The national governing body claim to have been making preparations to pounce on a potential void if Qatar are stripped of the right to host the tournament
A report in the Sunday Times newspaper claimed former Asian Football Confederation chief Mohammed bin Hammam paid up to €3.7 million to officials to receive backing for Qatar’s bid.
Qatar was awarded the 2022 World Cup in December 2010, having beaten off competition from the United States, South Korea, Japan and Australia.
The Qatar 2022 World Cup bid committee has denied "all allegations of wrongdoing", as has the president of the Confederation Africaine de Football (CAF) Issa Hayatou, one of the officials reported to have taken bribes from Bin Hammam.
Nevertheless, FFA chief David Gallop is watching the situation with interest after Fifa vice-president Jim Boyce declared he would be in favour of a re-vote should the allegations be proven via an investigation led by Fifa ethics prosecutor Michael Garcia.
Gallop said the fact the eastern seaboard is hosting the Asian Cup next year meant infrastructure would largely be in place, and that Australia was more than capable of preparing for a World Cup at short notice.
"It's too early to tell whether that opens the door in terms of Australia's position but it's a bit of a watch-this-space at this stage," Gallop told SEN on Monday.
"I think it's a serious development, they are serious allegations and we are looking to see what the response to that will be.
"We would have to make a decision, but we are not at that stage just yet. We need to get more information about what's taken place in the past 48 hours."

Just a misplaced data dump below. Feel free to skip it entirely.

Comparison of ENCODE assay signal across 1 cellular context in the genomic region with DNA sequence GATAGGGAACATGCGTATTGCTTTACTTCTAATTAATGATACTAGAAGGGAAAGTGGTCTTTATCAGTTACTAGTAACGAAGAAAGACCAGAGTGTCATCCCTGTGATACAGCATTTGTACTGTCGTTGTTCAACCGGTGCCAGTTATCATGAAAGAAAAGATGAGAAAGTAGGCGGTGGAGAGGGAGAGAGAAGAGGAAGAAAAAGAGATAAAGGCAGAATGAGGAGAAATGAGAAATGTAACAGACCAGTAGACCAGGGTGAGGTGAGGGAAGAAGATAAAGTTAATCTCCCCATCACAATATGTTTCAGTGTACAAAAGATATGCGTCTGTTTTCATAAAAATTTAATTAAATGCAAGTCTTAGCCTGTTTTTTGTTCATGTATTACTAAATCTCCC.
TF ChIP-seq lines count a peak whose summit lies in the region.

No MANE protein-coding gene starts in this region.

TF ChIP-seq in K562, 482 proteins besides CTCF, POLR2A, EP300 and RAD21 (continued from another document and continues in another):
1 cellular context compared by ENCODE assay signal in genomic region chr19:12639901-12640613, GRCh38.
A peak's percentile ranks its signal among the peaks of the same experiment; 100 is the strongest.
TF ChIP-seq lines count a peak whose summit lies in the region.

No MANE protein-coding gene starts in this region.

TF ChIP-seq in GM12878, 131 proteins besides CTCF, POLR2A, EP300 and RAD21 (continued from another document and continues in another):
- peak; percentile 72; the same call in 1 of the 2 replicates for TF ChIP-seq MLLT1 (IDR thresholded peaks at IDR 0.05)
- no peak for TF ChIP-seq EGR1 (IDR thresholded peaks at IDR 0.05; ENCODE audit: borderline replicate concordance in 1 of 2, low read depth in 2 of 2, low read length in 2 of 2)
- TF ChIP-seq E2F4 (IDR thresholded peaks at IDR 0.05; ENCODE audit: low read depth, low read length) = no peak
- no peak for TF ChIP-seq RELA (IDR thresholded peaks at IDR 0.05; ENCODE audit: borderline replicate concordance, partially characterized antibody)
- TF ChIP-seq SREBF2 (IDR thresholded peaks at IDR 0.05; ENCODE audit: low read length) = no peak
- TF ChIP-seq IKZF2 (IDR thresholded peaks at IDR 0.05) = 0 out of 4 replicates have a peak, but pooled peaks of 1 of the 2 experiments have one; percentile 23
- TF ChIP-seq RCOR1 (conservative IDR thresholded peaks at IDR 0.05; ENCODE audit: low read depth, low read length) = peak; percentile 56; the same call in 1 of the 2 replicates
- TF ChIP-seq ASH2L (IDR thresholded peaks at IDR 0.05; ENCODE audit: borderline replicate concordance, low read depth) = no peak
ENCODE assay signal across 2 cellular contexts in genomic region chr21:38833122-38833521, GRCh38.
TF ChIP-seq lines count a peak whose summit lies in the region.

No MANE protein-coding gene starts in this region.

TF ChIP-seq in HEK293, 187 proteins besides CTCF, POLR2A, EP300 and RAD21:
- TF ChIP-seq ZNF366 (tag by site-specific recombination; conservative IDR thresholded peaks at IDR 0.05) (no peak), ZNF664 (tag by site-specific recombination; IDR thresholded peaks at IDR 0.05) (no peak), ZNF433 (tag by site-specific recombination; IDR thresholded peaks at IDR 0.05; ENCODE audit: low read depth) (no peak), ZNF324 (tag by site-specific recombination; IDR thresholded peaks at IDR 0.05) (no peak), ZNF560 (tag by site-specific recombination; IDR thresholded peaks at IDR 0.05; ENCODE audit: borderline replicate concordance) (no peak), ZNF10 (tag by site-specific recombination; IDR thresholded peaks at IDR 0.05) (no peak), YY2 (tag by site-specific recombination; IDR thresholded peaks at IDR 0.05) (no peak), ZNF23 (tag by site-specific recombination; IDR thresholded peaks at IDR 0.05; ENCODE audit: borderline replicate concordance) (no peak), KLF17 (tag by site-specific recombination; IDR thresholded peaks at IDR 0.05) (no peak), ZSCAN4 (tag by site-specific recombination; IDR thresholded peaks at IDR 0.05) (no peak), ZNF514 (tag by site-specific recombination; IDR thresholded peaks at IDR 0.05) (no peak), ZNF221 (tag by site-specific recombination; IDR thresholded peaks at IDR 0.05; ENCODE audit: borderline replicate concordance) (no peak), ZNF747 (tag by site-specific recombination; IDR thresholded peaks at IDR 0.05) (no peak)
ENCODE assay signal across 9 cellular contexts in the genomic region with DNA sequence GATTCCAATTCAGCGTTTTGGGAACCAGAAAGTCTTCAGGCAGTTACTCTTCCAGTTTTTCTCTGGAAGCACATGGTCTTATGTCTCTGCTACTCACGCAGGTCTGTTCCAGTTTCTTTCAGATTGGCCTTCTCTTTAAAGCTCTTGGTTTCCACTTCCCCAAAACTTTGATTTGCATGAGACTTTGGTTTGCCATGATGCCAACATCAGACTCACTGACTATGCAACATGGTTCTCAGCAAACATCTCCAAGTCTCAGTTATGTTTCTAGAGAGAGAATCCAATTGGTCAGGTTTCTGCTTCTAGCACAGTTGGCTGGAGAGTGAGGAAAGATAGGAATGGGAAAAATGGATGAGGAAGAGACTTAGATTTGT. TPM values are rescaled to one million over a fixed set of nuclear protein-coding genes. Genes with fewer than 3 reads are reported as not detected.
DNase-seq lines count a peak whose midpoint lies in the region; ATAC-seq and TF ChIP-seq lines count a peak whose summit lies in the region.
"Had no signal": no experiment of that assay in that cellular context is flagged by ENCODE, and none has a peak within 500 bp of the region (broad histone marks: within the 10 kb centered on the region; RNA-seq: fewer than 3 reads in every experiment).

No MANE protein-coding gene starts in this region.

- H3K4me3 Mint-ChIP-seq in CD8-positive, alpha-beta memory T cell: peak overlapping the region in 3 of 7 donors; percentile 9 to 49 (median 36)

But he admitted FFA staff had been working behind the scenes to make certain Australia was considered a major player if there was a re-vote.
"We have been heavily involved in this for months, in terms of what Mr Garcia has been investigating," Gallop said.
"We have been involved in interviews, production of documents and also following carefully what's been happening overseas for quite some time now.
"I'm sure when we are in Brazil for FIFA congress etc we will find out more information."
Hayatou released a statement late on Sunday denying he had taken money in exchange for votes.
Cameroonian Hayatou described the claims as “ridiculous”, and also stated he was given less than 24 hours to respond to the Sunday Times via email.
"The email expressed fanciful allegations that Mr Hayatou would have received valuable gifts from Mr Bin Hammam and would have also been greatly pampered during a tour in Doha in December 2009," read a statement, which was released on CAF's website.
"The CAF President never attended events from invitations of Mr Bin Hammam either in Doha or Kuala Lumpur."
The statement added: "Mr Hayatou has never received any money from Mr Bin Hammam, the Emir of Qatar or any member of the Qatar 2022 Bidding Committee."
Hayatou's statement concluded with a threat of legal action against The Sunday Times and a challenge for the British newspaper to present their proof of his wrongdoing.
"Mr Hayatou will not allow journalists once again to attack his integrity and reputation. Such allegations are meant to discredit not only him as a person but the whole continent.
"Like in 2011, the CAF president is waiting for the famous evidence from The Sunday Times and reserves the right to take legal action against any of those responsible for the smear campaign against him."